When I saw the exhibition, I felt it was comprehensive, yet reading Showing Our Colour I find again Germany — like all colonial and colonised countries — hides post-war and recent history, as though 1945 marked the moment when the fugue lifted and from that moment on there’s not much to report. Instead, Germany’s history of eugenics and racism continued unbroken. Perhaps not as explicit, but that is a function of systematic oppression, to put the onus on the victims to prove the crime, whereas the truth is it’s fundamental and pervasive.
A dear friend was visiting me this week and we were talking about this. She said, “So there was a Stolen Generation here.” There isn’t a more succinct or accurate way to describe it. While on a much smaller scale than in Australia (and while I don’t want to appropriate a specific term that describes a part of an ongoing genocide), the mechanisms and underlying logic are identical. Children removed from their mothers, families broken, forced sterilisation, cultural ‘whitening’ in orphanages and the adoption/foster home system; a unified, systematic project from the top of the government down to individuals to erase any trace of contamination in the white race.
This is a history of Germany throughout the 20th century that is barely mentioned, let alone recognised. It’s a history I would expect to find variations of in earlier history also, such as with the African-American soldiers who returned with the Hessian soldiers after the American Revolution. Post-World War I, Rhineland was occupied by French forces using soldiers from the colonies, just as after World War II, US African-American soldiers were in the American Sector. In both periods, male soldiers and local women got together and thousands of ‘Brown Babies’, or ‘Mischlingskinder’ (the derogatory Nazi-era term) were born. It was these children and their mothers (and fathers if they happened to be immigrants from the colonies) who were subject to medical, jurisprudential, social, and religious abuse and control. The children and grandchildren of these children are women like May Ayim, Katharina Oguntoye, coming of age in the ’80s, writing a history that remains contemporary.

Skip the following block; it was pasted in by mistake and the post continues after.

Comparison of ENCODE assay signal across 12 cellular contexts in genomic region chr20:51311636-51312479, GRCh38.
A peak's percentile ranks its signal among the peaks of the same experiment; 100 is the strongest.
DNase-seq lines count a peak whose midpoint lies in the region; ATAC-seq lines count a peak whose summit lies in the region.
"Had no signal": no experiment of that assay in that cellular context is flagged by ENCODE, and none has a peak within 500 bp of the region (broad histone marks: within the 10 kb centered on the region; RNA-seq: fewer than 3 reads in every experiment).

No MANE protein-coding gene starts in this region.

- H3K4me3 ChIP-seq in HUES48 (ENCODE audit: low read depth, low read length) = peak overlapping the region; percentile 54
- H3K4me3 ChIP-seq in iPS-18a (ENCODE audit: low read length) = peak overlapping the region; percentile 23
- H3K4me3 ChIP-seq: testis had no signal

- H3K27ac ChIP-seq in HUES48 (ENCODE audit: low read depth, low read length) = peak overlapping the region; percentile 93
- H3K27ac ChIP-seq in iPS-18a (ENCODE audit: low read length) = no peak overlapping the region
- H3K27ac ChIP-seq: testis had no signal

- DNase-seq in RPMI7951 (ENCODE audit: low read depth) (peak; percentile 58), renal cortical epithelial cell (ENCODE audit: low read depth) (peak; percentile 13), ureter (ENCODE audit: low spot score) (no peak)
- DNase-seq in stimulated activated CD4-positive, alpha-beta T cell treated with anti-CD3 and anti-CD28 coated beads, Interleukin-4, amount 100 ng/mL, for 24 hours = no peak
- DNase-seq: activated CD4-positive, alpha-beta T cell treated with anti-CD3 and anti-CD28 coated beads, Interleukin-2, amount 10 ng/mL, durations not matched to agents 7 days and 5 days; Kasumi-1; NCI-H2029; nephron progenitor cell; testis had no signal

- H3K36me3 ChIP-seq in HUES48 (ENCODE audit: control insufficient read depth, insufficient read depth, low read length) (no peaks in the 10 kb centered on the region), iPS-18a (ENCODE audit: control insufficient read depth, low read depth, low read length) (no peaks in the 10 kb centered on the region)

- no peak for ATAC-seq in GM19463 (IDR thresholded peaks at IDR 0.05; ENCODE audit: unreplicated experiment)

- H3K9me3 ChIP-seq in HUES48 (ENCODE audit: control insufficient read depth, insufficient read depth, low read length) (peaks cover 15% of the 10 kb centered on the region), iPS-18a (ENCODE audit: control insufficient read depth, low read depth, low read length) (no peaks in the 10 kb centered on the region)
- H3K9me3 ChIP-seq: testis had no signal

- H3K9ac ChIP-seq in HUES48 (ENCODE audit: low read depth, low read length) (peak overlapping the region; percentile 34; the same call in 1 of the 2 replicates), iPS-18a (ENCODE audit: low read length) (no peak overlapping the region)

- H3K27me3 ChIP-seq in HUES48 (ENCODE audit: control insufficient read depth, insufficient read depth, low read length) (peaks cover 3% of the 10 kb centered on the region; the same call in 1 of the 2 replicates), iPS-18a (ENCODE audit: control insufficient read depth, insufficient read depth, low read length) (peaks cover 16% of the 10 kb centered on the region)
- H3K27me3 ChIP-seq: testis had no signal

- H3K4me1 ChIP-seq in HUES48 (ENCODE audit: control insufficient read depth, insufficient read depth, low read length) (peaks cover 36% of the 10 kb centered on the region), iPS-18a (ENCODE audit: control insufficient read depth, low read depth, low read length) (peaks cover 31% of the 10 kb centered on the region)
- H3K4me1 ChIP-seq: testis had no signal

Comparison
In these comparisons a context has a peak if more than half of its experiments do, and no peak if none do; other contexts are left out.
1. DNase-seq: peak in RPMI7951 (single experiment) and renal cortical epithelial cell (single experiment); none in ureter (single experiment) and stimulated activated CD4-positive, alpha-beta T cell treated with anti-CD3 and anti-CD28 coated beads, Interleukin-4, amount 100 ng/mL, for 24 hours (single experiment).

Sometimes I’m reminded that it was published thirty years ago. These days I more or less expect if I’m reading a black or brown woman on racism and oppression in the Anglo-Euro-American-Australasian worlds, she’ll — or they’ll be queer and/or a trans woman. In Showing Our Colours, none of the women explicitly identify as lesbian (as far as I’ve read, though May Ayim was), and often describe their heterosexual lives. As for Afro-deutsch trans women, it’s a different world now. ADEFRA has a monthly get-together where trans and inter sisters are explicitly welcome, and ISD has a Black LGBTIQ* group.
I want to stop here, say something like, this is a critical history of Afro-Germans, it’s an unfinished history because colonialism still defines us, because Germany and Europe’s ability to critically regard its history is so inadequate; things have got better but they’re still same old shit, thirty years on Germany needs another book like this translated into English. Read it if you can.
It’s not an easy exhibition to see — I went twice and both times felt well deeply disturbed at humanity during and after — and not an easy exhibition to blog about. I took around 350 photos, half of those of the lengthy captions, and cutting the 175 potentially bloggable images down to a feasible 87 meant diverging from the coherent narrative of the exhibition. So there are gaps; only seeing the exhibition or buying the hefty catalogue can give a proper account. And giving an account, firstly I need to thank Boris Nitzsche in the press department who arranged my visit and for me to take photos, as DHM special exhibitions are camera-free zones.
Secondly: a content warning. The exhibition contains images and documentation of genocide. Some of my photos are of this and of people who were murdered. I back-and-forthed with myself constantly over whether to include these images at all, but it felt like an erasing to only write of this and not include them. Yet these people who were murdered have no say in how they are represented, indeed for many if not all the only photographs and documentation of them ever made is of their suffering and death. And unlike the Jewish holocaust, it was only in 2015 that Germany officially called their extermination of the Herero and Namaqua in German South-West Africa (Namibia) genocide, yet still refuse reparations. Besides that genocide, massacres and atrocities were commonplace in all of Germany’s colonies.
Besides the difficulty in choosing which images to blog, there was the issue of context. This exhibition has it. All of the pieces require context, and it’s a first for me to say an exhibition was not lacking in this regard. Most of the images or image sets had at least a paragraph accompanying the caption giving the work a frame of reference. Additionally, exhibition sections and sub-sections all had long introductory texts and frequently booklets. And then there was the audio guide, which would turn a three-hour visit into a full day endeavour. There was a massive amount of work put into preparing and translating this. And with this need for context here also, I’ve been struggling with what to write, to explain what these images are showing.